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Truly, let’s rethink lameness

Paul Greenough Published on 18 May 2012

Editor’s note: The following commentary is in response to the article “Use an index to help you rethink lameness prevention,” written by Vic Daniel and published in the March 21, 2012 issue of Progressive Dairyman. Click here to read more about this topic.

In the 1980s Karen Mortensen, a Danish researcher, introduced the concept of lameness being a “multifactorial problem.” That theme, I suggest, is the same as the recently published article by Vic Daniel, which was thought-provoking and timely.

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Stress
Daniel’s article reminds us that lameness does not have just one cause, but is initiated by a number of different interrelated factors.

He points out, oh, so very rightly, that the contemporary move to systematically record a herd’s foot lesions will eventually lead to solutions to our problems. He mentions “stress” as an important factor and takes the term seriously.

I know other learned colleagues who, at the mention of the same word, will smile, nod their head and pay lip service to the idea of cows having “feelings.” In my opinion, cows do have feelings, instincts and even emotions; however, they just do not equate to human comparison. Reducing stress in the dairy herd is what lameness prevention will have to come to in the end.

Genetics
The use of cowside data recorders gained attention when the Swedish research team, led by Christer Bergsten, adopted them. They were trying to use the data to produce a bull lameness index. The idea was that the index would allow dairy producers one day to be able to select bulls that produce offspring less susceptible to lameness.

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In North America, I believe there may be too many vested interests for this to become popular, unless commercial dairy producers get right behind the movement. Alberto Brizzi, an Italian veterinarian who runs an exclusively lameness-oriented practice, told me we will never master lameness until we can manage the genetics.

Environment
Another potential value of lesion recording is that correlations will be found between the prevalence of lesions and their “risk factors,” which may exist both in the cows’ immediate environment and in the way she is managed. This is not a new idea. Researchers at the University of Bristol in the United Kingdom have been testing this for years.

I sympathize entirely with Daniel’s gallant effort to bang the drum and draw dairy producers’ attention to the economic losses caused by lameness. Esselmont and Spincer wrote a report published in 1993 based on their DAISY herd records that came up with much of the same information. Twenty years later, and many still do not believe.

Sole shedding
In the very early 1950s, as a young veterinarian in England, I attended to dairy cows that spent their entire lives on lush pasture. Milkers went out to the field in smocks with a three-legged stool and a bucket to milk the animals where they stood.

I was treating dozens of lame cows in those days, and it was common to see layers of horn flaking away, exposing white, powdery dust, or pith, beneath. Early in his paper Vic mentions “sole shedding” and its impact on trimming and hoof health. I just wonder how many producers know what he is talking about.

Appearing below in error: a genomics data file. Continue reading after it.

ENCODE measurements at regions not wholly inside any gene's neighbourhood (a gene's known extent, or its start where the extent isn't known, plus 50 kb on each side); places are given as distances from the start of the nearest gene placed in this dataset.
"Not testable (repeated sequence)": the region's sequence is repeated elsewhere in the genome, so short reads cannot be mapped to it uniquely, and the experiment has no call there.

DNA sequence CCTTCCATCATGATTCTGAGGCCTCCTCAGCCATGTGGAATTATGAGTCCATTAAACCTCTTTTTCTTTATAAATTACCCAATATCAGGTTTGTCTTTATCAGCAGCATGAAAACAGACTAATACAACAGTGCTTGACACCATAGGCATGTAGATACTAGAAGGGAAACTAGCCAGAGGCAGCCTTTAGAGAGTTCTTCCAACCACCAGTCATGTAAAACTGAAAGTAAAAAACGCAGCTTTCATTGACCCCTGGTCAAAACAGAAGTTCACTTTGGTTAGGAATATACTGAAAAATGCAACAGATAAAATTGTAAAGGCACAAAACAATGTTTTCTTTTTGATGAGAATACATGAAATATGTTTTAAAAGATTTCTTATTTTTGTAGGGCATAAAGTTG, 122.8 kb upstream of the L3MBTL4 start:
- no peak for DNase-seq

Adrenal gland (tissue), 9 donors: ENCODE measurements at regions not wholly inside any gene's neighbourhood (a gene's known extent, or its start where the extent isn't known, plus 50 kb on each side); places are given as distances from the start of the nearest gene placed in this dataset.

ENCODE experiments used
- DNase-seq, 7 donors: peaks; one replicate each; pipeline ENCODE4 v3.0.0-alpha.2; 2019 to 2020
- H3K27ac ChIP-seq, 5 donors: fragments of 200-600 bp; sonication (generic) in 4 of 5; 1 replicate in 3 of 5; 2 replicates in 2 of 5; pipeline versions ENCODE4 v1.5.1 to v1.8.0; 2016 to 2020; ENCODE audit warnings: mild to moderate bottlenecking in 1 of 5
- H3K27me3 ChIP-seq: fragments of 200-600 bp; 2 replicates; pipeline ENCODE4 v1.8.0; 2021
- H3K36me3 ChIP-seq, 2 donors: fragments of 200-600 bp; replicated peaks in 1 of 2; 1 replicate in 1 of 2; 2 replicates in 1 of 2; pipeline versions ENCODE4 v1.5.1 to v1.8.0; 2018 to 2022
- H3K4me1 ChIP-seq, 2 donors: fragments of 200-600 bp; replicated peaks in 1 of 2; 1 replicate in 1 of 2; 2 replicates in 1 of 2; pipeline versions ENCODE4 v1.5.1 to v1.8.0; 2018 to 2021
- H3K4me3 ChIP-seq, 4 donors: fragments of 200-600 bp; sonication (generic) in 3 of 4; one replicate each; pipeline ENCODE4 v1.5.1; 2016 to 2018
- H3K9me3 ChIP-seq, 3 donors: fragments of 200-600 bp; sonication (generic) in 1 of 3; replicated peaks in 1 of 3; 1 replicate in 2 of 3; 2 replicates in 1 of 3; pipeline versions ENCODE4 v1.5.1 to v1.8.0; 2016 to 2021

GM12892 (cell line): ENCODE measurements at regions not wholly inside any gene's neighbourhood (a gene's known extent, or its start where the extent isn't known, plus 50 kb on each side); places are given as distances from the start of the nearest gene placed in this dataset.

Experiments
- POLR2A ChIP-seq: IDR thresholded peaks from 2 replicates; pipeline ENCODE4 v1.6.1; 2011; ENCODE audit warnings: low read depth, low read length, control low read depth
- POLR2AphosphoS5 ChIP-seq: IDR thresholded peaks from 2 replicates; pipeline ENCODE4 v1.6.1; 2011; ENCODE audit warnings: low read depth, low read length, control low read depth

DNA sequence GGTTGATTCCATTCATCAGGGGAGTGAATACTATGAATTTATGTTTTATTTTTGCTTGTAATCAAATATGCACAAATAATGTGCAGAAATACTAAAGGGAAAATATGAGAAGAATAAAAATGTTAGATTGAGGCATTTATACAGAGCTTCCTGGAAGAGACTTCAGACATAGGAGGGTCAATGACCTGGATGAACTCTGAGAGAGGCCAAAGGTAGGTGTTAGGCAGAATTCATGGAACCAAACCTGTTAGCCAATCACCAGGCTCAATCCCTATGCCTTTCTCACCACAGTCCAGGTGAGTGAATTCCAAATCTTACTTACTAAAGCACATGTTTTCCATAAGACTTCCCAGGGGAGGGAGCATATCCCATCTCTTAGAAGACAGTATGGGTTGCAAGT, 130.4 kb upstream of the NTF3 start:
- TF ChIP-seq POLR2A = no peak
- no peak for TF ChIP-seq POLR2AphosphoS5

I have spoken with Ladd Siebert on the matter of sole shedding and mulled over his theories. From the hodgepodge of papers I have read, I recall that research on the tubules of the sole have been demonstrated to absorb moisture from the outside by means of capillary attraction.

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This process, it is postulated, affects the moisture content of the sole and hence its flexibility, leading to the possibility of bruising of the corium, which undoubtedly leads to increased susceptibility to precipitating laminitis.

What if hoof trimmers were able to spray or paint soles with a rapid-drying varnish that would permeate the tubules by capillary attraction, making them less susceptible to moisture? In truth, academic researchers shun such mundane ideas.

We know a great deal about the molecular biology of the chemical cascade leading to laminitis, but there is so much simple stuff we do not know. For example, at what age does a heifer’s claw cease to increase in volume? Is there a correlation between the age at which a heifer calves for the first time and her longevity, relative to her claw size?

Daniel’s paper showcases thinking outside the box. Producers looking for more than just a simple answer to lameness should consider his thoughts and other multifactorial lameness causes. PD

Greenough graduated from the Royal Veterinary College in London, England in 1947. For the next 19 years he worked with dairy cattle in west England, taking a special interest in bovine lameness, for which study he was appointed a fellow of the Royal College of Veterinary Surgeons. In 1966 he jointed the faculty of the Western College of Veterinary Medicine in Saskatchewan. He has written or co-authored four books on cattle lameness as well as several chapters on the same subject in other books. Since retirement in 1992, he has lectured extensively in many parts of the world both to dairy producers and veterinarians. His most recent book was published in 2007 titled: Bovine Laminitis and Lameness: A hands-on Approach.

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